The price of gold rose to its highest level in nearly seven years on Monday as escalating tensions between United Stated and Iran fuelled safe haven demand, while oil has gone past $70 a barrel.
Spot gold surged 1.5 percent to $1,579.55 per ounce in jittery trade making the metal more expensive than it has been since April 2013. Gold was on track to rise for a ninth consecutive day, which would mark its longest run of gains since January 2018.
Gold "has entered 2020 with strong momentum", Gavin Wendt, senior resource analyst at MineLife Pty in Sydney, said in an email to Bloomberg. "When you factor in ongoing uncertainty with respect to US-China trade talks and heightened security issues with Iran, gold really is a no-brainer."
We’re left waiting to see if we get an aggressive response from Iran with the whole Middle East likely feeling vulnerable"
Bullion is often seen as an alternative investment during times of political and financial uncertainty.
Though the upward momentum in Brent prices suggests some expectation that the recent escalations will lead to oil supply disruption, Goldman analysts suggested that the range of possible outcomes is too large for this to be accurately priced in.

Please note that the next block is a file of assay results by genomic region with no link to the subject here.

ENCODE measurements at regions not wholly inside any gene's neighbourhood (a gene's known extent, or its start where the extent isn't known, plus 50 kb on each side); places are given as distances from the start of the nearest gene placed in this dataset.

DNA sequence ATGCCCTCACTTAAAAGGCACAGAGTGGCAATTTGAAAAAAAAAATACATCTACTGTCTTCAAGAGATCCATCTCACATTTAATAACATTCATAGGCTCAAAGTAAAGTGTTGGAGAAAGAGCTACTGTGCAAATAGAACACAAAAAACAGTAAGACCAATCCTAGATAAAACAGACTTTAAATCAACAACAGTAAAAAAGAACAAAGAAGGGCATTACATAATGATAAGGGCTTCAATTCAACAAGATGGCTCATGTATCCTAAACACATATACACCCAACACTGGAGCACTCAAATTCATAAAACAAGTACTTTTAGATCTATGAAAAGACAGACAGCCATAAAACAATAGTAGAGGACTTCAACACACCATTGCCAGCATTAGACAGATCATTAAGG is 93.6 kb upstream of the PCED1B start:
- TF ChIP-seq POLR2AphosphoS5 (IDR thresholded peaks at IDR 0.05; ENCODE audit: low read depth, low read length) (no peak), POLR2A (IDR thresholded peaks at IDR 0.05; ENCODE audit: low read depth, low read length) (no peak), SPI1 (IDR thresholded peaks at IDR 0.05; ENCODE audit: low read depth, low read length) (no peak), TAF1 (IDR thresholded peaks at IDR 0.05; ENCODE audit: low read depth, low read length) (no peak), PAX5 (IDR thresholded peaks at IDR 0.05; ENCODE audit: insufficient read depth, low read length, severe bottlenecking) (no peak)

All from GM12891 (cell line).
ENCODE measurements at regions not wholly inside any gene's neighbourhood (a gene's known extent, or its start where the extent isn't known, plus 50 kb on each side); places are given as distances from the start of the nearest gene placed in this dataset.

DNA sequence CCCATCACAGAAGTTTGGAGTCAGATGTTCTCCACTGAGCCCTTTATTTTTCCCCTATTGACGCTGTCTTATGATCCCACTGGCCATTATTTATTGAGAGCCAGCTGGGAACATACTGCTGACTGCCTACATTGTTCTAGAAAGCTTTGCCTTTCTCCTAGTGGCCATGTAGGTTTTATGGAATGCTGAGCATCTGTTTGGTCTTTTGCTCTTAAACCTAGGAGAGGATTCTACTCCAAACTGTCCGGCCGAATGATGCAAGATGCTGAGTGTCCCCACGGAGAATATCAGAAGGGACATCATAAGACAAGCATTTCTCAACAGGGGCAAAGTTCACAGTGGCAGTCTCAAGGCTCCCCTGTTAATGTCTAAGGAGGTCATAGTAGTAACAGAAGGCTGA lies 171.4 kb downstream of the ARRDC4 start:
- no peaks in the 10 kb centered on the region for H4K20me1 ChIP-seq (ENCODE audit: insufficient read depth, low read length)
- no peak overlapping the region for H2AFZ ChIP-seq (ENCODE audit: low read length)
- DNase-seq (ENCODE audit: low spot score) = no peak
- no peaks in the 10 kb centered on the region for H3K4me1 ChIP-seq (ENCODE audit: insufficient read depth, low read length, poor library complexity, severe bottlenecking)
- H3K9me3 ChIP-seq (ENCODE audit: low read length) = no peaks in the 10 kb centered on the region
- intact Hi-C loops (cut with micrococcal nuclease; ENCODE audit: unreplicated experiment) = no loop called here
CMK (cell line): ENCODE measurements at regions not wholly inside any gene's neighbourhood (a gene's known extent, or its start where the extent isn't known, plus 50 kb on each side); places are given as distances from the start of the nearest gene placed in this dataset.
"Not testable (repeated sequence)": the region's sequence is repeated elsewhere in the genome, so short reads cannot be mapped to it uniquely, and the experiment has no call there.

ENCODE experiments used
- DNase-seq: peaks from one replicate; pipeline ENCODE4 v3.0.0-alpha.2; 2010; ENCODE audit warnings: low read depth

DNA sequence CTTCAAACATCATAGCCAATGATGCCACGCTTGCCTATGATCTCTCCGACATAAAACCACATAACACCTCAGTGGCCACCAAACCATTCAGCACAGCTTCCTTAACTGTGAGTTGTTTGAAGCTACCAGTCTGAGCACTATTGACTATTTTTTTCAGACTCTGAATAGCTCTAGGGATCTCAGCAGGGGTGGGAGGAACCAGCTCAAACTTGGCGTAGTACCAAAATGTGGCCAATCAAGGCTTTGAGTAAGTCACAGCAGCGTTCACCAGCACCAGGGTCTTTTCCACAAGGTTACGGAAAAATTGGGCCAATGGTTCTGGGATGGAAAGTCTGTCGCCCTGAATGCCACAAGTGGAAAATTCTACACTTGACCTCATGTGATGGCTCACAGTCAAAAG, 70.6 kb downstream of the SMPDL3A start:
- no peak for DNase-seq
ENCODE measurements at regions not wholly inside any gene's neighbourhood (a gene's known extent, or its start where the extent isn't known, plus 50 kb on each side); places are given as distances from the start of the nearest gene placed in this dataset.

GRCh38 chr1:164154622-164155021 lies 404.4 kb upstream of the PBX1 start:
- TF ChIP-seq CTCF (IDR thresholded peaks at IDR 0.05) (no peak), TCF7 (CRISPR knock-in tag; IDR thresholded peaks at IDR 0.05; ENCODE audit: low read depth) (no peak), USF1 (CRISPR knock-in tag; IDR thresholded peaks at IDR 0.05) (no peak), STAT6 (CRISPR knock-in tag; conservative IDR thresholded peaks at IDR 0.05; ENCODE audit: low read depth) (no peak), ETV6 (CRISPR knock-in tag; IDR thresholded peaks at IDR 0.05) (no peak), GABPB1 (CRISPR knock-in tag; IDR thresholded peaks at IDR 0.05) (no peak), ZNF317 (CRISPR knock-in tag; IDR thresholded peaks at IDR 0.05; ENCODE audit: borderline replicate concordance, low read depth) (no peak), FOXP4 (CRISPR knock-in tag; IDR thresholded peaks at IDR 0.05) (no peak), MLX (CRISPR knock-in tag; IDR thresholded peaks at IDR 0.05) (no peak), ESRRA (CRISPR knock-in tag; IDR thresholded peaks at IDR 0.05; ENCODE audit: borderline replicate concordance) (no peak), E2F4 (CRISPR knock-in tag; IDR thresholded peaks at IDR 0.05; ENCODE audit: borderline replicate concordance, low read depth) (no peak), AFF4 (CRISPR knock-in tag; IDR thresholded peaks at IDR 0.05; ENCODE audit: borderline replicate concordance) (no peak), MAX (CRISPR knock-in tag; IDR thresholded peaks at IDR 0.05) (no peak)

"The range of potential scenarios is very large; spanning oil supply shocks or even oil demand destruction — which would be negative to oil prices. In contrast, history shows that under most outcomes gold will likely rally to well beyond current levels," global head of Commodities Research Jeffrey Currie and his team said in a note.
US president Donald Trump warned of a "major retaliation" if Iran hit back and also threatened sanctions against Iraq, which on Sunday called on for US and other foreign troops to leave as a backlash grows.
"We found that spikes in geopolitical tensions lead to higher gold prices when they are severe enough to cause currency debasement," Wall Street bank Goldman Sachs said, adding an escalation in US-Iranian tensions could further boost gold prices.
Oil prices are also rising as as escalating tensions in the Middle East fanned worries about disruption to global oil supplies.
Brent crude oil soared past $70 a barrel, rising more than 2% on Monday, while West Texas Intermediate crude rose 1.8% to $64.21.
Iran said on Sunday it no longer considers itself bound by the 2015 nuclear deal negotiated with the US and other world powers in the fallout from the killing of Soleimani. It added that it has to "settle a score with the US".
The US State Department said there was "heightened risk" of missile attacks near military bases and energy facilities in Saudi Arabia.
"We're left waiting to see if we get an aggressive response from Iran with the whole Middle East likely feeling vulnerable," said Deutsche Bank strategist Jim Reid.